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Title: No lasting city : Rome, Jerusalem and the place of Hebrews in the history of earliest 'Christianity'
Author: Mosser, Carl
Awarding Body: University of St Andrews
Current Institution: University of St Andrews
Date of Award: 2005
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The contemporary study of Hebrews is bedeviled by anachronistic assumptions that distort its interpretation. As a result, Hebrews holds a paradoxical position in contemporary New Testament scholarship. After two centuries of critical study little progress has been made on core introductory issues related to this epistle. Consequently, many scholars are hesitant to utilize it significantly for investigation into the origin and early development of Christianity. In contrast, Hebrews specialists generally agree that Hebrews is a sermon that was sent to a group of Christians in Rome. Some scholars even utilize it as a primary datum in the investigation of Roman Christianity. This thesis consists of a ground-clearing exercise and prolegomena for reexamining the place of Hebrews in early Christian history. It begins by arguing that Hebrews should not be read as a document of early Christianity, a religion separate from Judaism, but as a document of Second Temple Judaism. It then assesses the arguments for locating the recipients in Rome. When the evidence is subjected to critical scrutiny we find that it precludes an Italian location. Likewise, the arguments against locating the readers in Palestine fail and the evidence actually points in that direction. Finally, the idea that Hebrews is a sermon is disproved and new insight is gained into the situation that the epistle addresses. Significantly, we find that the reference to a "word of exhortation" in 13:22 refers to an oracle received by the readers which they were hesitant to obey. The positive argument contends that Hebrews was sent to Jerusalem. New exegetical insight into Rahab's commendation (11:31) gives strong support to this contention. Additional support comes from the Temple Scroll, 4QMMT and other Jewish texts which help prove that camp in 13:13-14 is a legal term of art that refers to Jerusalem. These texts also help us see that the "strange teachings" in 13:9 refer to halakhic innovations related to sacrifice. The readers reside in Jerusalem and are urged to leave the city before it is destroyed.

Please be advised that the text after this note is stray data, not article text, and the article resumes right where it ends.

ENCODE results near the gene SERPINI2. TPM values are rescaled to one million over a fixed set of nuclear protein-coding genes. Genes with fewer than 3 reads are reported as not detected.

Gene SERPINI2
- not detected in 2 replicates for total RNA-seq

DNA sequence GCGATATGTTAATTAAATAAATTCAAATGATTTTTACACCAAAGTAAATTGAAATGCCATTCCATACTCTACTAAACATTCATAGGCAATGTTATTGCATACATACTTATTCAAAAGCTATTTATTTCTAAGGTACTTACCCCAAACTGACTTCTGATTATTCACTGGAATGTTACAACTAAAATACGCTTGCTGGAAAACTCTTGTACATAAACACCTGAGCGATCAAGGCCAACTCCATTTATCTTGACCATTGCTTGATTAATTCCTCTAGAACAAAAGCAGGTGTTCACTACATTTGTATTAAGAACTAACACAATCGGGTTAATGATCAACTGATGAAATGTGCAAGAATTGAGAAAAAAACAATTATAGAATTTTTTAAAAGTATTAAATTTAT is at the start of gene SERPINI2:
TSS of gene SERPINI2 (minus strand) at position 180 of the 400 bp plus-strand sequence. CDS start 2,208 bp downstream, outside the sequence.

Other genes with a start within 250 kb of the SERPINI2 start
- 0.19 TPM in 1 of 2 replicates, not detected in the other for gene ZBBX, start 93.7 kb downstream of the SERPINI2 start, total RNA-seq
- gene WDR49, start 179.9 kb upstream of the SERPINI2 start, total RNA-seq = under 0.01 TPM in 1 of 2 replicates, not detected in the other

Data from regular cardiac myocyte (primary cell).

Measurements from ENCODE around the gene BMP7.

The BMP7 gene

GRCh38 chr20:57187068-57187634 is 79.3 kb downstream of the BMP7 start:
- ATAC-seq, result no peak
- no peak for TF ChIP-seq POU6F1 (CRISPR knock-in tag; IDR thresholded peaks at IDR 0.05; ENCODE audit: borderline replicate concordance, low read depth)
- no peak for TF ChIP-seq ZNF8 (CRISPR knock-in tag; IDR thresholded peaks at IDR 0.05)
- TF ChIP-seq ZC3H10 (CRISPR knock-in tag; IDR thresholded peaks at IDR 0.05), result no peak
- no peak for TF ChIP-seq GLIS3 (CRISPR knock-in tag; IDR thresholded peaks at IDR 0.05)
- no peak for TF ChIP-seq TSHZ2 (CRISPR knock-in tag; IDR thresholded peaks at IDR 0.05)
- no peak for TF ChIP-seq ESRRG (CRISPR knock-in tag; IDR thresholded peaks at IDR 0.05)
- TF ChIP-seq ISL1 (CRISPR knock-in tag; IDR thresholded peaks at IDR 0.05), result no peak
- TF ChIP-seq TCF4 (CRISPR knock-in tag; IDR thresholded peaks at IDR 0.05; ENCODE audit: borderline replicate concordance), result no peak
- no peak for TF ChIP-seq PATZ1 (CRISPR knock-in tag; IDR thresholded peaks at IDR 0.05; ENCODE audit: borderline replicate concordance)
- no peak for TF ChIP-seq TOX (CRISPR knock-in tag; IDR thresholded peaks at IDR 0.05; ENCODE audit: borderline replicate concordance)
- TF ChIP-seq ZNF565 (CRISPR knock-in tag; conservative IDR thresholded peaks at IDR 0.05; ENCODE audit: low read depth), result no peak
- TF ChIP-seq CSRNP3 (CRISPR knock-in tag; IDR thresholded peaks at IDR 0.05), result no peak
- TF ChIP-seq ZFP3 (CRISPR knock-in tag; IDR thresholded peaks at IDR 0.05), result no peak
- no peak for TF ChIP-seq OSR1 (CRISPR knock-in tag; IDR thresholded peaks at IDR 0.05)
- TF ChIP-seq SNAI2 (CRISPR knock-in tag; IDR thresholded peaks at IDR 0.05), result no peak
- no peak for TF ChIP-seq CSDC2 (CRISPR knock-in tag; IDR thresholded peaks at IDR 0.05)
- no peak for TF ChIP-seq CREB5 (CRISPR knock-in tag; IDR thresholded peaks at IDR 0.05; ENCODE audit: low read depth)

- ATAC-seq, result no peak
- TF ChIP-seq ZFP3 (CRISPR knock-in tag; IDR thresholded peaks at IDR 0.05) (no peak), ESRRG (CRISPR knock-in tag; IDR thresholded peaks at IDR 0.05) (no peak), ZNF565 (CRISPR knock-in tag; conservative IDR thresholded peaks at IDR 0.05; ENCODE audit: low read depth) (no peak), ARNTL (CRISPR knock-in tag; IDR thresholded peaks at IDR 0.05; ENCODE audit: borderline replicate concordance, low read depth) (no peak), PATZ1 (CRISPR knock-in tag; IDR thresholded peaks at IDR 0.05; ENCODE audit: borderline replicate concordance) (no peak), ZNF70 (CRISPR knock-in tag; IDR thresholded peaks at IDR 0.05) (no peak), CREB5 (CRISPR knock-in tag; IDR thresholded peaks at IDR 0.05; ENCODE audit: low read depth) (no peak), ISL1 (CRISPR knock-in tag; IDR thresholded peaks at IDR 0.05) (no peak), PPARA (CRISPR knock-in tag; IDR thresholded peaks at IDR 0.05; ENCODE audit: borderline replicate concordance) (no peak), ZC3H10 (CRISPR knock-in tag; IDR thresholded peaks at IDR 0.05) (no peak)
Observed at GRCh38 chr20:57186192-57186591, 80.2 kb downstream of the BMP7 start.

Supervisor: Esler, Philip Francis Sponsor: Not available
Qualification Name: Thesis (Ph.D.) Qualification Level: Doctoral
EThOS ID:  DOI: Not available
Keywords: BS2775.52M7